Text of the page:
In the increasingly polarized political environment in the United States, it is hard to imagine policy-making becoming even more ideological and subjective. This is the main concern of two associate professors from Columbia University Emi Nakamura and Jon Steinsson and assistant professor Nicolas Vincent from HEC Montreal in a recent Bloomberg View op-ed.
Sparked by recent legislation passed in the U.S. House of Representatives in early May, the trio outlines a dangerous trend of conservative governments all over the world (Argentina, Greece, and Canada) playing politics with data collection that serves as objective voice in policy-making. Most notably, Greece's misreporting of budget deficit statistics that resulted in an criminal investigation as the country faced total economic collapse.
According to the authors, "It’s hard to overstate how dangerous the destruction of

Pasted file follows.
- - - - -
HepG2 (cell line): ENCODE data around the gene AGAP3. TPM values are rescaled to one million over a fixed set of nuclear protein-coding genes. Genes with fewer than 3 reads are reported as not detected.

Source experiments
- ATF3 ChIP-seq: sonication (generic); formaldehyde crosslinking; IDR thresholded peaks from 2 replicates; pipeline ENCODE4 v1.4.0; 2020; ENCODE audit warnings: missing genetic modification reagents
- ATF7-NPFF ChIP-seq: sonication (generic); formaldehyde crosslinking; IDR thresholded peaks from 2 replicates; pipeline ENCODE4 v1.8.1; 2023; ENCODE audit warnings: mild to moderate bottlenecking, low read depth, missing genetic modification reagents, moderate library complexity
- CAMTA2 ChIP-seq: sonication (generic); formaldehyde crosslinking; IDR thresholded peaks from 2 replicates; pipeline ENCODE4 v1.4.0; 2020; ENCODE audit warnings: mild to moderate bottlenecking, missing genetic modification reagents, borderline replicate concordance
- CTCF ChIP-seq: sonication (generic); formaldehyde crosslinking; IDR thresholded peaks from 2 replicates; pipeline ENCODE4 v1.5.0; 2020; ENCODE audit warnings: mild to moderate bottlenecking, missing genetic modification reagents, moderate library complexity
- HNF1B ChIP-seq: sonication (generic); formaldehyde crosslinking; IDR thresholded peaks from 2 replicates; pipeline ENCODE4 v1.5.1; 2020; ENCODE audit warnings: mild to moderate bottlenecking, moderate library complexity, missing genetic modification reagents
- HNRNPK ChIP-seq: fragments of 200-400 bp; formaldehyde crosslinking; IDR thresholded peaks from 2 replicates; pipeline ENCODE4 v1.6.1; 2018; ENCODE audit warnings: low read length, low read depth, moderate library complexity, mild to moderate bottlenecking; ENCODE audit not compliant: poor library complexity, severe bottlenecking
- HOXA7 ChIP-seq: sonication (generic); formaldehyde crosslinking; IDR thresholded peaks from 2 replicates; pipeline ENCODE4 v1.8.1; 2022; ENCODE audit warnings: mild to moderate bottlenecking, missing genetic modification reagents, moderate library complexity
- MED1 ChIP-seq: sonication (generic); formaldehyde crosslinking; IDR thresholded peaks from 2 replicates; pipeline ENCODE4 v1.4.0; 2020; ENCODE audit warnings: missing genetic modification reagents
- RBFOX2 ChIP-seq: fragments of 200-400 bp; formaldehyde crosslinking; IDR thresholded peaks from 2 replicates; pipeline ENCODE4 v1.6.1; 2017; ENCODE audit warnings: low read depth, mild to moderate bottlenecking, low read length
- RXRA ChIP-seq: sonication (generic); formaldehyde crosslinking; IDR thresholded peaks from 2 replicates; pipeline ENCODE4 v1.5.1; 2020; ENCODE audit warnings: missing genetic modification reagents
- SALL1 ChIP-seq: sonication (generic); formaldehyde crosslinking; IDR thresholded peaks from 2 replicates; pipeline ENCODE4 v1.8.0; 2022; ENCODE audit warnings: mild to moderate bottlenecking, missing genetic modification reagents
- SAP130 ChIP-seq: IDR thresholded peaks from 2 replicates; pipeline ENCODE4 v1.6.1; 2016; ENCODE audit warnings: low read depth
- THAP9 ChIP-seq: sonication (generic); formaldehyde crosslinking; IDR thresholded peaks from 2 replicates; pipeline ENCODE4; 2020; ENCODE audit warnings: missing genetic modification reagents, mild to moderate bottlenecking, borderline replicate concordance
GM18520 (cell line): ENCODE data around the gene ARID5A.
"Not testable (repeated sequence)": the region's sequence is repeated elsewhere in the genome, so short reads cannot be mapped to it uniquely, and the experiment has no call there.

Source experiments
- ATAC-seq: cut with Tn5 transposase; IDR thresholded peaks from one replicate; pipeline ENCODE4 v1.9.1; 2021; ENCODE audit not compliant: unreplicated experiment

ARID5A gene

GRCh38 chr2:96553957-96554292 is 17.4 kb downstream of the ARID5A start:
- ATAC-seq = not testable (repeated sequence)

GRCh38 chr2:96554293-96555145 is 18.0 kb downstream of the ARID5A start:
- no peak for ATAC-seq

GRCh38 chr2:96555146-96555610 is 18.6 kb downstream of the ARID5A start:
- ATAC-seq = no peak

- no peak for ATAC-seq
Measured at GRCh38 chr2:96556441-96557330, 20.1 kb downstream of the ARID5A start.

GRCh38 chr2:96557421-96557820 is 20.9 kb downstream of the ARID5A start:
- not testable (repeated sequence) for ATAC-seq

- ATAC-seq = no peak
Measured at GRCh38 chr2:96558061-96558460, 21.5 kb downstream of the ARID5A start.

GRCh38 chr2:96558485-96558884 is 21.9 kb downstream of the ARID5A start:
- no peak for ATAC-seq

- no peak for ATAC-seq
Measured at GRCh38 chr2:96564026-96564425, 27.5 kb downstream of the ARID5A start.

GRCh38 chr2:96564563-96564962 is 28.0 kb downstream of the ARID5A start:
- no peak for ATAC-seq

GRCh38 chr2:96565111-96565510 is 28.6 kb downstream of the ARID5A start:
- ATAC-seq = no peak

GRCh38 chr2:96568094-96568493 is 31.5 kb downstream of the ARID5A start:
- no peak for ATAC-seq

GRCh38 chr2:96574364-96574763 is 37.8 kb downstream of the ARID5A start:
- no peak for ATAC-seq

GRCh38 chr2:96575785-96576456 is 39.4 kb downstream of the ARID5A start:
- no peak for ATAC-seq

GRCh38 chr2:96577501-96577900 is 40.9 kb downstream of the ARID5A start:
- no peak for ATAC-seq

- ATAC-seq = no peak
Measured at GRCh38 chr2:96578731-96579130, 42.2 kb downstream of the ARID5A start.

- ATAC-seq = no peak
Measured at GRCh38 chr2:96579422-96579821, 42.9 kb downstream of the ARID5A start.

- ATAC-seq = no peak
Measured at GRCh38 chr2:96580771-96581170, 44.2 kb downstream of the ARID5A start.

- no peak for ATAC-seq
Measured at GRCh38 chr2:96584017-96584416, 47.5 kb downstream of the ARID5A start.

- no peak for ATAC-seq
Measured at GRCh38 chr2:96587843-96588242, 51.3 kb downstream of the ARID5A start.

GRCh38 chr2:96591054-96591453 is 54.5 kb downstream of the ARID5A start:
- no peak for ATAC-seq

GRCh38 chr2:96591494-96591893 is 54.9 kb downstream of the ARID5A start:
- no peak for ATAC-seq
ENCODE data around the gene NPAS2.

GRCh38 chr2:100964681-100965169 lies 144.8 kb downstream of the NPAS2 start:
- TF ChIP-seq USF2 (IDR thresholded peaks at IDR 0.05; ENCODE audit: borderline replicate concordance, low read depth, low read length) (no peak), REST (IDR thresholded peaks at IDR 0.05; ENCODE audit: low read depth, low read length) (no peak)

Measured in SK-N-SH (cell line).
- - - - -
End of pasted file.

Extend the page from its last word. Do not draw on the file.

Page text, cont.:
high-quality, objective statistical information would be." The three main statistical agencies in the United States - the Census Bureau, the Bureau of
Economic Analysis and the Bureau of Labor Statistics - "account
for less than 0.05 percent of President Barack Obama’s $3.7
trillion proposed budget."
This issue is being played out in the media as the budget deficit and economy is the main concern on the minds of voters heading into the upcoming national elections. Increasing awareness and educating the public about the importance of collecting reliable demographic data could swayvoters as they head to the polls this November.